• St John’s Church(Near Mariam’s Tomb). Oldest Protestant church of Agra. (
  • Chini Ka Roza(Chini Ka Rauza). A memorial dedicated to the Prime Minister of Shah Jahan, Allama Afzel Khal Mullah Shukrullah of Shiraz, notable for its dome of blue glazed tiles.
  • Itmad-Ud-Daulah’s Tomb. Empress Nur Jehan built Itmad-Ud-Daulah’s Tomb, sometimes called the Baby Taj, for her father, Ghias-ud-Din Beg, the Chief Minister of Emperor Jahangir. Small in comparison to many other Mughal-era tombs, it is sometimes described as a jewel box. Its garden layout and use of white marble, pietra dura, inlay designs and latticework presage many elements of the Taj Mahal. ₹300 for foreigners.
  • Gurudwara Guru ka Taal(at Delhi-Agra Highway, between Transport Nagar and Sikandra).
  • Jama Masjid. A large mosque attributed to Princess Jahanara Begum, built in 1648 during the reign of the father Shah Jahan. Notable for its unusual dome and absence of minarets.
  • Mariam’s Tomb(West from Akbar’s Tomb on Agra-Delhi highway). Constructed by Jahangir in the memory of his mother Mariam Zammani. The grave is made of white marble. Though this building is in a ruined condition, yet it has in its vicinity, a Christian Mission School and a church. It is also said; Akbar himself made that it in the memory of his Christian wife.
  • Sikandra(10 km north of Agra on the Agra Delhi highway). Open from sunrise to sunset. The tomb of Akbar lies here in the centre of the large garden. Akbar started its construction himself but it was completed by his son Jehangir, who significantly modified the original plans which accounts for the somewhat cluttered architectural lines of the tomb. Four red sandstone gates lead to the tomb complex: one is Muslim, one Hindu, one Christian, and one is Akbar’s patent mixture.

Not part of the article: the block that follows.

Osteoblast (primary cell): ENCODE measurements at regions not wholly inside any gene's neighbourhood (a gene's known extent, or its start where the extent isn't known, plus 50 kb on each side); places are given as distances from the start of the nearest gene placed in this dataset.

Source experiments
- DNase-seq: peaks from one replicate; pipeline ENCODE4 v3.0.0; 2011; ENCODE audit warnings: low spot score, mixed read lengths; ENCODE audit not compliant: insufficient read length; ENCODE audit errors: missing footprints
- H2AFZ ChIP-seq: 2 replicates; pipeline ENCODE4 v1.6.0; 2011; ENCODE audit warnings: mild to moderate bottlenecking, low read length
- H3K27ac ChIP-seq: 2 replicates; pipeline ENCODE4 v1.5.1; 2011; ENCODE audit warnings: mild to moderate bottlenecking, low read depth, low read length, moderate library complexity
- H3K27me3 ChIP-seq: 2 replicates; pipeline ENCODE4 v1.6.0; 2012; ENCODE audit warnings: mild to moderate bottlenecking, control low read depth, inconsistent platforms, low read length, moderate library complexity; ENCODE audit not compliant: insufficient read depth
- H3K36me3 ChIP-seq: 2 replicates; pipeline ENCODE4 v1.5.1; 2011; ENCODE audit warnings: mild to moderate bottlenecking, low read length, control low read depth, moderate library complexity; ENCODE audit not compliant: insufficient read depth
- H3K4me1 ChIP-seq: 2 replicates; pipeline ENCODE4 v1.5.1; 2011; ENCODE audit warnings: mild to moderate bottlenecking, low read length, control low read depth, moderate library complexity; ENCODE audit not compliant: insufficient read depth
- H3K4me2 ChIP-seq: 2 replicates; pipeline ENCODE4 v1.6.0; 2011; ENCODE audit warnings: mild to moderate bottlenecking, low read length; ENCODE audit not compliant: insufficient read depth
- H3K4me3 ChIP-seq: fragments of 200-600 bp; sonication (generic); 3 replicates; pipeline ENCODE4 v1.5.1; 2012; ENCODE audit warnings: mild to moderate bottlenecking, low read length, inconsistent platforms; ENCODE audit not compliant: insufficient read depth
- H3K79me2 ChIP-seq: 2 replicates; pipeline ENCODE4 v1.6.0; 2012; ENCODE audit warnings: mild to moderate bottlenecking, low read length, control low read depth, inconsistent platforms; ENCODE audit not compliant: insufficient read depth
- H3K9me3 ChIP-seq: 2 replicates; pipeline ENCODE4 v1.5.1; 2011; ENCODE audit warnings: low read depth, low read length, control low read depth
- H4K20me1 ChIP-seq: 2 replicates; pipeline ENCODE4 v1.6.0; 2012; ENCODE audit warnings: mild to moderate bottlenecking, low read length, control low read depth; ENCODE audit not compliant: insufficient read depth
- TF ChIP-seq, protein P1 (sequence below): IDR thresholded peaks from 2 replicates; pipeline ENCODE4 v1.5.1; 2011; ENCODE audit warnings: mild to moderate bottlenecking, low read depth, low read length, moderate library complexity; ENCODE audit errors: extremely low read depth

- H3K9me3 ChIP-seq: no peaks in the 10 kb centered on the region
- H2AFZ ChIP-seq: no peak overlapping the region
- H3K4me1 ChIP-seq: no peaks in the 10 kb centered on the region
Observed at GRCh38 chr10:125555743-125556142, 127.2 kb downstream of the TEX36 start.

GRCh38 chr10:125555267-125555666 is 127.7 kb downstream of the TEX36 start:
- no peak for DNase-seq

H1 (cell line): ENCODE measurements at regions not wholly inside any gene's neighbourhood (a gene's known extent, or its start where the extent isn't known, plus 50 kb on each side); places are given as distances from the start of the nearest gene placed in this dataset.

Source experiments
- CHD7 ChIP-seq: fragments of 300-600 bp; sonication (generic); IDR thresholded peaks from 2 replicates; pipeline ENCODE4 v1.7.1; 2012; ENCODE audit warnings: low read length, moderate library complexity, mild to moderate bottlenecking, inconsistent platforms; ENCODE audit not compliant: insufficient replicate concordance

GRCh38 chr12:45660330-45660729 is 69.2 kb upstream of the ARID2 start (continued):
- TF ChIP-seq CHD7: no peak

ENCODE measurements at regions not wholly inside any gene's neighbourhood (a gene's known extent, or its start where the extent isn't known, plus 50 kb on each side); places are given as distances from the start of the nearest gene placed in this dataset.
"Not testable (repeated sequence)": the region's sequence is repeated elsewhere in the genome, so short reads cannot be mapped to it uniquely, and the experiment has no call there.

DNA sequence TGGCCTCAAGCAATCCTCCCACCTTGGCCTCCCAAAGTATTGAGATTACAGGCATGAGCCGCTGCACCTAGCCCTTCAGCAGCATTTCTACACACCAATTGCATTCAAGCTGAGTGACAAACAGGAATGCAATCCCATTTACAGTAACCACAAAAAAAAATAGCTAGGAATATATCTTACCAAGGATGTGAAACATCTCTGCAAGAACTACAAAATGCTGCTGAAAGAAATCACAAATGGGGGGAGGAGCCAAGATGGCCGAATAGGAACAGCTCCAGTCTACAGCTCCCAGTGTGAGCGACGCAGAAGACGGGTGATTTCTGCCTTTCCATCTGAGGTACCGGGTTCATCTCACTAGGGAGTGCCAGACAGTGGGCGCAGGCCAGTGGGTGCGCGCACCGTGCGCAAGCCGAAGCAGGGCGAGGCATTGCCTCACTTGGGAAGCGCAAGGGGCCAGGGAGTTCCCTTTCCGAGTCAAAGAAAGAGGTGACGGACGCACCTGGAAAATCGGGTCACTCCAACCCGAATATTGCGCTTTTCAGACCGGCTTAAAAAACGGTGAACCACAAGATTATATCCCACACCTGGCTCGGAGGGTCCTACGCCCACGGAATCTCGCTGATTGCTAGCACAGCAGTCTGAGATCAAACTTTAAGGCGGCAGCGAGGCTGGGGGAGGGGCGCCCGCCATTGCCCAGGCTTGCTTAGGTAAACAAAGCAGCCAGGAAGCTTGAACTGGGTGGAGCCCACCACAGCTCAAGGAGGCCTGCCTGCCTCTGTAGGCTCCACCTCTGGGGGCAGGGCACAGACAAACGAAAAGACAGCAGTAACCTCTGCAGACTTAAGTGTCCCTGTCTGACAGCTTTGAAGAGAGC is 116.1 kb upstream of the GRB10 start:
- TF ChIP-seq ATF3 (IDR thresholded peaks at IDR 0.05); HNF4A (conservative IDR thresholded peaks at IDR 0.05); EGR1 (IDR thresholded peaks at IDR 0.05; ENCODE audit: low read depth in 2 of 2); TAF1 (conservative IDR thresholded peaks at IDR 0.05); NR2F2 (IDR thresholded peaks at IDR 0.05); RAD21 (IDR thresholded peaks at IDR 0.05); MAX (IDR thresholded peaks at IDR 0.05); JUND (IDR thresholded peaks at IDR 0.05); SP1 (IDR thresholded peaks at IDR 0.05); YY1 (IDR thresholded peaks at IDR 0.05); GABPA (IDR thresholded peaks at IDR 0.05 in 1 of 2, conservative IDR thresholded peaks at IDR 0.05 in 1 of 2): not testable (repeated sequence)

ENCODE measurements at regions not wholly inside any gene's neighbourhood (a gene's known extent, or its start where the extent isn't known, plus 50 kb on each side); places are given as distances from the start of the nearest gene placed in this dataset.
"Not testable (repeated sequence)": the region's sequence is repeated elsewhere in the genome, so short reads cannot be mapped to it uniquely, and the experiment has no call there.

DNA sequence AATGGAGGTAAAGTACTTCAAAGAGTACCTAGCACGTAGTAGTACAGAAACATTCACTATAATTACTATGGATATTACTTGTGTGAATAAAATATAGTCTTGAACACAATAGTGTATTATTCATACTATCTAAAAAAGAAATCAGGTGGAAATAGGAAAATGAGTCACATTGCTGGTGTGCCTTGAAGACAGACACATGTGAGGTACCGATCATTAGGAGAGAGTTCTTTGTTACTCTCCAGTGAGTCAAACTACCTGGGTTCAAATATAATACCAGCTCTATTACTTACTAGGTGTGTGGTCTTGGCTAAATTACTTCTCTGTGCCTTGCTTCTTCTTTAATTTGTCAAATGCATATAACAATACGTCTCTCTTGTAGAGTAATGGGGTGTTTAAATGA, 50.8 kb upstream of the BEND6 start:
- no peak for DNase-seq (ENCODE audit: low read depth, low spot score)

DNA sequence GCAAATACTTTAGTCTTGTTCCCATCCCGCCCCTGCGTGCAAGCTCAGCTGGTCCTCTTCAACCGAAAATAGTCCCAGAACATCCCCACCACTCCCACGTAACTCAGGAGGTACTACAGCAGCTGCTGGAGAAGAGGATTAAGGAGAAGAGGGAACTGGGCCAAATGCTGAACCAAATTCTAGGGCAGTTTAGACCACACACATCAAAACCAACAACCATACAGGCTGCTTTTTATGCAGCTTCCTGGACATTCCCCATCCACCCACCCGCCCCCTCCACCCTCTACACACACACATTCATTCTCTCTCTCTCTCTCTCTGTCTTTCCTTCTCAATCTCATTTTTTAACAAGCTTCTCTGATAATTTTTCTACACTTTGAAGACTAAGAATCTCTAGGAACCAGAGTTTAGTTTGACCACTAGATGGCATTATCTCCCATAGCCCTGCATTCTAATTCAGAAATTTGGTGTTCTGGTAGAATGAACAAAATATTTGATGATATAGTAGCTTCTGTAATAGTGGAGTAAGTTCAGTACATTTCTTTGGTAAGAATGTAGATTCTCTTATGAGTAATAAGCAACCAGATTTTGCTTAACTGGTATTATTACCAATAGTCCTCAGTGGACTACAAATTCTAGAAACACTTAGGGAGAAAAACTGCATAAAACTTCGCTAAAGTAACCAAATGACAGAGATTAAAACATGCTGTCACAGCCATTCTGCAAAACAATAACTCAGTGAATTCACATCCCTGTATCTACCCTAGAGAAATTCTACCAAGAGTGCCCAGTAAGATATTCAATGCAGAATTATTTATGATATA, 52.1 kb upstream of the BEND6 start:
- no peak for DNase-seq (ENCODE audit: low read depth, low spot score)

• Jaswant Singh ki Chatri(Rajwara, Balkeshwar, east bank of Yamuna). Jaswant Sing ki Chatri is the only Hindu monument built in Agra during the Mughal rule. It is a memorial cenotaph dedicated to Rani Hada, wife of Amar Singh Rathore. Upon her husband’s death, Rani Hada committed sati. Raja Jaswant Singh, the younger brother of Amar Singh built the chatri in 1644-58 CE.

How to Reach

How To Reach

By Train:

Agra is well connected to the railways. Some of the trains which connect Agra with Delhi at this station are Taj Express, Shatabdi Express, Gondwana Express and Jhelum Express. Commuting from the railway station to the rest of the city is very simple as lots of options are available.

Distance from Agra to nearby cities/places: Agra to Firozabad- 40 km Agra to Mathura- 48 km Agra to Bharatpur- 53 km Agra to Aligarh- 78 km Agra to Gwalior- 108 km Agra to Etawah- 111 km Agra to Alwar- 146 km Agra to Farrukhabad- 155 km Agra to Faridabad- 155 km Agra to Mathura- 70 km

Why Should Go?

Why should I go?

Built by the grieving Mughal Emperor Shah Jahan in memory of his late wife Mumtaz Mahal, the Taj Mahal’s unrivaled beauty explains why it’s regarded as one of the eight wonders of the world. A visit to India wouldn’t be complete without it. Other must-experience destinations in Agra are two other UNESCO World Heritage Sites, the sandstone Red Fort and Fatehpur Sikri.